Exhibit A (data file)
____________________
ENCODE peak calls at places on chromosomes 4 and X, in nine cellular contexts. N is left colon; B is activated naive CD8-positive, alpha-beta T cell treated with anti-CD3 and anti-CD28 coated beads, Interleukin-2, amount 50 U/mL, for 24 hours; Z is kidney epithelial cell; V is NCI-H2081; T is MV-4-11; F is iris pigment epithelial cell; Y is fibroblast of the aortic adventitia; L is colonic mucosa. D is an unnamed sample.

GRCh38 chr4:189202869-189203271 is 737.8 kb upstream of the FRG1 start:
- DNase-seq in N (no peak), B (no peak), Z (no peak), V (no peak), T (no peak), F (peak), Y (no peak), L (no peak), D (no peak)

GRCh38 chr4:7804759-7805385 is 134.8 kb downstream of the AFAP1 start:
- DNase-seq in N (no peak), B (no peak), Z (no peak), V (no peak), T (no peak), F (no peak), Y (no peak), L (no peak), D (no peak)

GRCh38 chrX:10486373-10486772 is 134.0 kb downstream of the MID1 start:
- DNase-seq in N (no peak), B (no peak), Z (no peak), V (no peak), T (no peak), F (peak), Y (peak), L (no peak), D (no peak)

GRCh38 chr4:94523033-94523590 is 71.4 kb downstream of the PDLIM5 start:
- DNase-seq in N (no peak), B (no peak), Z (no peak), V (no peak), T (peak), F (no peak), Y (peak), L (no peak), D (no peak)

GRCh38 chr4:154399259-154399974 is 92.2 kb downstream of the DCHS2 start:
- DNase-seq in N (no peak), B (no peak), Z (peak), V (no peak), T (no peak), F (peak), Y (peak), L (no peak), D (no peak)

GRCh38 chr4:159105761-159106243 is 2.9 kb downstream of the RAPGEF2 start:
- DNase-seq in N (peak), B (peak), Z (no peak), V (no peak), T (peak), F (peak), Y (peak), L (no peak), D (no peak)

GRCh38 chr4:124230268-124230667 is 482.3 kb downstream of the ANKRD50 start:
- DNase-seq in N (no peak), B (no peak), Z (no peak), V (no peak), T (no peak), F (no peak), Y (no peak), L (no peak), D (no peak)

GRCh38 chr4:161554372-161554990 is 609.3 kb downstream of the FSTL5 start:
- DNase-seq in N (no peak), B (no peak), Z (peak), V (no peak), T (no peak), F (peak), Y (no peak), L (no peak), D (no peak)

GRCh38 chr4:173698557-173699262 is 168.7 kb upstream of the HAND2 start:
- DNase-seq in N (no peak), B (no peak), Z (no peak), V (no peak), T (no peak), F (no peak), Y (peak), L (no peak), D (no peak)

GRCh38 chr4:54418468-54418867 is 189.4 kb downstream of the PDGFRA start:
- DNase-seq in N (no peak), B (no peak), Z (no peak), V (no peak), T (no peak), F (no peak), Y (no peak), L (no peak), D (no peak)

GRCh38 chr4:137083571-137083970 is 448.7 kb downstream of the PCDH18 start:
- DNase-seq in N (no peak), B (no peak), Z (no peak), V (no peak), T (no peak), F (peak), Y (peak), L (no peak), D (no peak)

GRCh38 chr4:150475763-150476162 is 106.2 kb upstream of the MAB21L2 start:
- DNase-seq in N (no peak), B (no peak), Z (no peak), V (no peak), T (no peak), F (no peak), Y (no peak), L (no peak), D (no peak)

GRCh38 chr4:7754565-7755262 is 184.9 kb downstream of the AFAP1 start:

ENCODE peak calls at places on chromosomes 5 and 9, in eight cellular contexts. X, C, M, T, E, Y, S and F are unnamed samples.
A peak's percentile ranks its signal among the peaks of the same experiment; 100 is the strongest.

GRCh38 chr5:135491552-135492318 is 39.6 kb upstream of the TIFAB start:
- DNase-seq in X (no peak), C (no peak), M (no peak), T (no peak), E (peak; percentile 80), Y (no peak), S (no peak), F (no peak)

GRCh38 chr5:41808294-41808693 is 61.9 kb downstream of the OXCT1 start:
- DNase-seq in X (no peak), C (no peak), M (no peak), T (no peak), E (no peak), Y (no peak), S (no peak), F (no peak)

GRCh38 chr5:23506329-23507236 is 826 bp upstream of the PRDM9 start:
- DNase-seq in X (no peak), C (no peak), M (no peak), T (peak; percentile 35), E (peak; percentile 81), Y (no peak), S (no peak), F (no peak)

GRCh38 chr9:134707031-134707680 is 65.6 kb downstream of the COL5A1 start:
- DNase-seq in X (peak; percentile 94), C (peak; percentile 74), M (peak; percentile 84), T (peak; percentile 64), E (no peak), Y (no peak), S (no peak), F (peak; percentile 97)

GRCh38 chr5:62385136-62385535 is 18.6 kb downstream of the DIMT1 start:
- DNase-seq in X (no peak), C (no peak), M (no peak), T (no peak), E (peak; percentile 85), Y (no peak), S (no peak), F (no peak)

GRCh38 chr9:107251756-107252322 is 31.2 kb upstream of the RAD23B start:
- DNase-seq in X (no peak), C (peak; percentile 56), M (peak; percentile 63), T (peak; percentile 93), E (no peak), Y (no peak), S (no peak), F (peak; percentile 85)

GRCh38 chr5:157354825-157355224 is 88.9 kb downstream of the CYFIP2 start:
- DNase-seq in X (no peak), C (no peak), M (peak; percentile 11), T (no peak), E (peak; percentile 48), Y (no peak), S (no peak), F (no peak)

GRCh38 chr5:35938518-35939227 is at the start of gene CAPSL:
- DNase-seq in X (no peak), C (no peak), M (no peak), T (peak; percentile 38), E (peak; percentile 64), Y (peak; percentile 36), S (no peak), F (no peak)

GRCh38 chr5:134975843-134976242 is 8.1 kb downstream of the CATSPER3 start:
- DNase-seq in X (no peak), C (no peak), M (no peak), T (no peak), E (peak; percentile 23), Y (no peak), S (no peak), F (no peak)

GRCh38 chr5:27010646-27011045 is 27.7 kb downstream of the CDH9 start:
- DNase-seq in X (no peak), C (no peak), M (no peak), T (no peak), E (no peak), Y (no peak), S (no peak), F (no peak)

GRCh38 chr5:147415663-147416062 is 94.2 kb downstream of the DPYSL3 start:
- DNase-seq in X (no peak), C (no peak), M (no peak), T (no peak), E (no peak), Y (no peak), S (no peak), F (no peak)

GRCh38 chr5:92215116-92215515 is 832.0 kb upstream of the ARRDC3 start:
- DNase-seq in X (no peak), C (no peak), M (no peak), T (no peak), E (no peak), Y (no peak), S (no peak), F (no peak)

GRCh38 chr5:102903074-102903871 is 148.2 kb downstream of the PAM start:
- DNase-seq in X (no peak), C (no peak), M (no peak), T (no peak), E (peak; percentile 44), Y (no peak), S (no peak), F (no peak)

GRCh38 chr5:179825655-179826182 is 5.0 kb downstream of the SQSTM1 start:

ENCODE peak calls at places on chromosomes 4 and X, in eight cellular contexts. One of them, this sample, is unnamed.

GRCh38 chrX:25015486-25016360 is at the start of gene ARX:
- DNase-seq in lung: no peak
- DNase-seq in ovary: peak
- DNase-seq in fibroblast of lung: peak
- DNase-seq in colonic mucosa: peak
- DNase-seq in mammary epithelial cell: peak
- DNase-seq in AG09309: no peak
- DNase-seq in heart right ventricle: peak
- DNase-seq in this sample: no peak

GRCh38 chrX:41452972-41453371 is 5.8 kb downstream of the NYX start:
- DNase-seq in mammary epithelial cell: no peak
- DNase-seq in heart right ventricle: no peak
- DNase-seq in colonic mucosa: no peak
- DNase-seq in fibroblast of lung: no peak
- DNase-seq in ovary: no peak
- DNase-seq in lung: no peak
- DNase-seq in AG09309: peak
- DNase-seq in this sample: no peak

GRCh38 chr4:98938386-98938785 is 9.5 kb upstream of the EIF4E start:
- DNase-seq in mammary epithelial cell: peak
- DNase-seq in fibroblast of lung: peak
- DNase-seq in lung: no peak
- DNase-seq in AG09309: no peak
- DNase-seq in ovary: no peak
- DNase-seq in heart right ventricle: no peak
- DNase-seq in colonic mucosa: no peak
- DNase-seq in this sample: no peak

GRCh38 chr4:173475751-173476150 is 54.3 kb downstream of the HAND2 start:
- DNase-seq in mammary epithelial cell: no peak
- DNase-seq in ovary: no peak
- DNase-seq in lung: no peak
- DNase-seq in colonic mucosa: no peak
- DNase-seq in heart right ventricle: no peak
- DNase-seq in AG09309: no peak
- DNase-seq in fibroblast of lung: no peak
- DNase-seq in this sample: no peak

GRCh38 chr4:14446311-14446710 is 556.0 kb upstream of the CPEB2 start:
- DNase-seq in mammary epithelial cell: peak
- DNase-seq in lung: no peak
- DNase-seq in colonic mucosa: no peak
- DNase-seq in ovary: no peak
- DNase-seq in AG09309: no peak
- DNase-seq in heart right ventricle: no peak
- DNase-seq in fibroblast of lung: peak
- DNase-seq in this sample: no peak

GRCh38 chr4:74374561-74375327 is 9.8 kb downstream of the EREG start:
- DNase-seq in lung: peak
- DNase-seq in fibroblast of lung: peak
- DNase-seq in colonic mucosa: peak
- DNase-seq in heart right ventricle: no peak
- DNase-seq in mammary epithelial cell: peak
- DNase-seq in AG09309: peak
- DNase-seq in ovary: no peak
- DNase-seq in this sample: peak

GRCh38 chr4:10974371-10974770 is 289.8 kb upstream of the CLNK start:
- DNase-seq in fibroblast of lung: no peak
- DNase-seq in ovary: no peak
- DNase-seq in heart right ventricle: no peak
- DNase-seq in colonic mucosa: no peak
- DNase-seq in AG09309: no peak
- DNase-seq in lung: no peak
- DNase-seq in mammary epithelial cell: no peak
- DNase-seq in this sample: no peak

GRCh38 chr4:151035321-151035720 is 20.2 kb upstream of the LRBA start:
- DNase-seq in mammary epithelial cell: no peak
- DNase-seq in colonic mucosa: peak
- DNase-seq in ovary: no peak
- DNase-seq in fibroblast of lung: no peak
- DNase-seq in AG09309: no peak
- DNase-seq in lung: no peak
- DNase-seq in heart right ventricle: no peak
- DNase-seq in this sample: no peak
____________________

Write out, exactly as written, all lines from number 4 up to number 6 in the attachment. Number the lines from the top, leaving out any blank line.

GRCh38 chr4:7804759-7805385 is 134.8 kb downstream of the AFAP1 start:
- DNase-seq in N (no peak), B (no peak), Z (no peak), V (no peak), T (no peak), F (no peak), Y (no peak), L (no peak), D (no peak)

GRCh38 chrX:10486373-10486772 is 134.0 kb downstream of the MID1 start: